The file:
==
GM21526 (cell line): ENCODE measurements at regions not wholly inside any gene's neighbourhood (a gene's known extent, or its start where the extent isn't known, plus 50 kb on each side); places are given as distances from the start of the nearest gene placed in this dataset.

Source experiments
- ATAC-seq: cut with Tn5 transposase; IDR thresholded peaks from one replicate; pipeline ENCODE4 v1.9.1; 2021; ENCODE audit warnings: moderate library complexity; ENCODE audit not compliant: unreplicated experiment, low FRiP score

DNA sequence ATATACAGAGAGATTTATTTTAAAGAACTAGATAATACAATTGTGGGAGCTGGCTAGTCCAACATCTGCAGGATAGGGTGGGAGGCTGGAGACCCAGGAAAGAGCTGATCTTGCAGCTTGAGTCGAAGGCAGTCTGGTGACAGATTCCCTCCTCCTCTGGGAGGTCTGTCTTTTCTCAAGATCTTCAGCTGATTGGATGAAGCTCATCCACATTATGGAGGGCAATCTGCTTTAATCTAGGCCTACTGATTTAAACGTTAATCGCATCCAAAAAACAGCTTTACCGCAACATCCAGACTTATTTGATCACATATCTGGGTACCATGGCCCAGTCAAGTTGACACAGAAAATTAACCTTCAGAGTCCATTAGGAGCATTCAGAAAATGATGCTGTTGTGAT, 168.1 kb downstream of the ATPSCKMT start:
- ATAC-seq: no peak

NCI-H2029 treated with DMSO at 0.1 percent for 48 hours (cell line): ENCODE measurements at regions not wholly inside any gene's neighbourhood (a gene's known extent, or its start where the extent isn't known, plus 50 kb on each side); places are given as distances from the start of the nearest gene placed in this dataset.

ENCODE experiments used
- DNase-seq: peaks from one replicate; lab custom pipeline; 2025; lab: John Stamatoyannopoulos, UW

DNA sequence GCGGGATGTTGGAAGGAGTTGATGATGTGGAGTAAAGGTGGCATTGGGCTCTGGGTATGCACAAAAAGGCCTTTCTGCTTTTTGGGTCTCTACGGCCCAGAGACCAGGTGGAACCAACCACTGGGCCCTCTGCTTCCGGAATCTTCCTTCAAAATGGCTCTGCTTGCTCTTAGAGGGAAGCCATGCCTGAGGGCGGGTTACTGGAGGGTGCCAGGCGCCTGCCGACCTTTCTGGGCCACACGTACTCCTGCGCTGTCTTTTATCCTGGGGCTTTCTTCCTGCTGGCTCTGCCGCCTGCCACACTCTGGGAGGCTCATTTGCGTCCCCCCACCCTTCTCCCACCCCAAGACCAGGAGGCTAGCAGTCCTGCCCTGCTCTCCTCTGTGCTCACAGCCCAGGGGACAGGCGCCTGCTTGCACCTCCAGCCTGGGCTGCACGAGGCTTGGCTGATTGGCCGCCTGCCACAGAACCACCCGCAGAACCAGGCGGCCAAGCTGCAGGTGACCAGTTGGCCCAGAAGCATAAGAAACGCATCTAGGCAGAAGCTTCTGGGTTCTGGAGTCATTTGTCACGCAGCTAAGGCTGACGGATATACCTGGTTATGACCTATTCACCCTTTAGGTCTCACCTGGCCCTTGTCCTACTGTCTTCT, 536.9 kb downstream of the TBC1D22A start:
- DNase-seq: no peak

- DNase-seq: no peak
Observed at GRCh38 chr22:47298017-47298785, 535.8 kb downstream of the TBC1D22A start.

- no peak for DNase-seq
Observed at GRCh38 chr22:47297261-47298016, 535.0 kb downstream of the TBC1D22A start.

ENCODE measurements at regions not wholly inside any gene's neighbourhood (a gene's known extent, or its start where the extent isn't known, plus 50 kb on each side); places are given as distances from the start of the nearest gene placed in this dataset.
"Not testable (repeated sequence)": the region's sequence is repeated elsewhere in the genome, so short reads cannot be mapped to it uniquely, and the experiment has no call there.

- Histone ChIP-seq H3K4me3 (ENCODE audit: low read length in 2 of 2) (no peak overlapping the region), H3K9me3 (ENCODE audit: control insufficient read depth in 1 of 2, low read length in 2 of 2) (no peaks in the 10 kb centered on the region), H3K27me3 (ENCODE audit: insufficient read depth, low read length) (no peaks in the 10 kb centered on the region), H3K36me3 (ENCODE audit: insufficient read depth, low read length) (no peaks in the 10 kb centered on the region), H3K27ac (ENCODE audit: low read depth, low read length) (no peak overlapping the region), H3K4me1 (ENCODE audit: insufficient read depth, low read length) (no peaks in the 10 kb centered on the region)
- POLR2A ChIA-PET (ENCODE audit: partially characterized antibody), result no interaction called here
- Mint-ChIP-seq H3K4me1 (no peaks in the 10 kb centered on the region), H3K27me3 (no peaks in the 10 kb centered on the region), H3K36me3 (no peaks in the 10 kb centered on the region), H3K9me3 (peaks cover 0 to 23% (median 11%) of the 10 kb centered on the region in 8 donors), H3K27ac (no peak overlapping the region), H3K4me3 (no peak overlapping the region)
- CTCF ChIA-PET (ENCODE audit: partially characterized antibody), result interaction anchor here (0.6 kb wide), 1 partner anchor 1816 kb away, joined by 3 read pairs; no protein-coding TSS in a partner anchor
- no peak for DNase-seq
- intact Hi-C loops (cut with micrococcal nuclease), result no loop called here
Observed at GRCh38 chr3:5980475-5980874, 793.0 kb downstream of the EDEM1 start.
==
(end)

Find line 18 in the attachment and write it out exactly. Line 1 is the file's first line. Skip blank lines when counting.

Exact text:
- POLR2A ChIA-PET (ENCODE audit: partially characterized antibody), result no interaction called here